Kaime, T. 2009. The African Charter on the Rights and Welfare of the Child: A Socio-legal Perspective.
Pretoria: University Law Press. P.61.
Federle, K. 1994. Rights Flow Downhill. International Journal of Children’s Rights. 343-344. In Kaime, T. 2009.
The African Charter on the Rights and Welfare of the Child: A Socio-legal Perspective. Pretoria: University Law Press. P.61 Ill treats or neglects the child that the state should intervene, restricting parental authority.” The State as the upper guardian can only intervene in instances where the above-mentioned elements have occurred. The question of whether the state has enough resources to probe and investigate whether cultural practices provide avenue for a derelict of the parental duties by parents or whether it creates an opportunity for child neglect remains in question. It is in this vein that States are more prone to instead of usurping parental authority over children;
to engage in and implement awareness raining campaigns, education programmes and legislation aimed at changing attitudes and addressing gender roles and stereotypes that contribute to harmful practices53.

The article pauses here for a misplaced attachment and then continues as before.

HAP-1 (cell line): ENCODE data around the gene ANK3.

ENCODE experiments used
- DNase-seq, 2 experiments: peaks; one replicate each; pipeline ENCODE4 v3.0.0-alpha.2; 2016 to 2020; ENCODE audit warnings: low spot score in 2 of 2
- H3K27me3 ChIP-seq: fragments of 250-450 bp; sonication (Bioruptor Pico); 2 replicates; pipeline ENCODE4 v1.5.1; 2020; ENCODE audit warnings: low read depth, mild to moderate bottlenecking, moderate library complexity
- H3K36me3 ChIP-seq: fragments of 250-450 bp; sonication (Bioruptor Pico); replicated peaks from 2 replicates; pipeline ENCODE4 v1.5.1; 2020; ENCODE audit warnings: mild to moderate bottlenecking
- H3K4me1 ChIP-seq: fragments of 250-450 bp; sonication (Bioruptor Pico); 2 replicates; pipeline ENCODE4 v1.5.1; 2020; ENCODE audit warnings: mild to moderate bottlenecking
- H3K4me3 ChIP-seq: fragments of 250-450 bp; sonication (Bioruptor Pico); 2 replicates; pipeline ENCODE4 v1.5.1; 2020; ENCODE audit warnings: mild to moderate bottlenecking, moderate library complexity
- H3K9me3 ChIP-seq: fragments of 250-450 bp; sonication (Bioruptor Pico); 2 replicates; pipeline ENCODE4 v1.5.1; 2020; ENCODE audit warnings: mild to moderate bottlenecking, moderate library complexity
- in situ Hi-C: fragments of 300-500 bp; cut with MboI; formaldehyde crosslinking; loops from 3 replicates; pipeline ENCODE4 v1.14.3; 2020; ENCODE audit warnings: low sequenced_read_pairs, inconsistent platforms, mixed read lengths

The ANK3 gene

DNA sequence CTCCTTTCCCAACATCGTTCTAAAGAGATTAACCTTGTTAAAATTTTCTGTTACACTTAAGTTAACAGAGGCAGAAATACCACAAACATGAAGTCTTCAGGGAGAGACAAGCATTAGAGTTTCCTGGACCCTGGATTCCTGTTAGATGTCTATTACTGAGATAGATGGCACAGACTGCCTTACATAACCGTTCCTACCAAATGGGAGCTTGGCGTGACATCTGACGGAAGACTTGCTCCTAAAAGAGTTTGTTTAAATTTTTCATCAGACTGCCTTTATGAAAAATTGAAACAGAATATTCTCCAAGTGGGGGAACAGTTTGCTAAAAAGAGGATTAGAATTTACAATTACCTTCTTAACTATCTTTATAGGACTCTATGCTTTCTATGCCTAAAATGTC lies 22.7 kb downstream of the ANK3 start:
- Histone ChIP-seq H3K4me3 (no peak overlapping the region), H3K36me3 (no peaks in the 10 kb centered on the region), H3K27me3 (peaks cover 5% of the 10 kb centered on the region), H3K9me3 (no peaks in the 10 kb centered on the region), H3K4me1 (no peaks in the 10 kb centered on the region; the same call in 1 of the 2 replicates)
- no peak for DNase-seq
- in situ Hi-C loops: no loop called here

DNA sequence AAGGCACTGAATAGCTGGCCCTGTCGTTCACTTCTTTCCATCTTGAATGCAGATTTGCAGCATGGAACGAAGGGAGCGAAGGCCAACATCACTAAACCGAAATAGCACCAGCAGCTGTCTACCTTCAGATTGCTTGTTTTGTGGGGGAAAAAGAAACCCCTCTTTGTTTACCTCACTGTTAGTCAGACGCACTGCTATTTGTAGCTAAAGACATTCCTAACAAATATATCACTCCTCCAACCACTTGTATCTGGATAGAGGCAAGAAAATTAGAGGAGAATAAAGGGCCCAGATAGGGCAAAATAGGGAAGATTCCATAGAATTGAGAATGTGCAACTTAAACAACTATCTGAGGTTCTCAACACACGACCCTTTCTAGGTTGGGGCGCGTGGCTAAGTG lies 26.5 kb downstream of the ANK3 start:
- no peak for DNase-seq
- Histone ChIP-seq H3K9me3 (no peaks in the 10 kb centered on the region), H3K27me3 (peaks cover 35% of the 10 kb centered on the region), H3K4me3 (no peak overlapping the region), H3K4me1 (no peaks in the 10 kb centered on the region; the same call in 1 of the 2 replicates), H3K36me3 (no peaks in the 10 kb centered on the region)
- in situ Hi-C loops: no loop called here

Furthermore, States have incorporated the rights of children within their constitutional frameworks. For example, Article 24 of the Constitution of Burkina Faso provides for the equal protection of children. The Constitution of Burundi in article 44 guarantees the health, well-being and security of the child. Article 36 of the Ethiopian Constitution protects the rights of the child that have been enshrined in the Convention on the Rights of the Child, including the right to life, name, and nationality; and protection from exploitation and abuse54.
The Namibian Constitution is silent on the position of children in terms of cultural practices, however, the right to culture is maintained under article 15 and in terms of article 66, and customary law shall only be valid to the extent that it does not conflict with the Constitution or any other legislation. This article read together with articles 655, 756, 857 and 10(2)58 leads one to construe that any cultural practice that infringes on the right to life, liberty, human dignity or which discriminates against any citizen shall be null and void.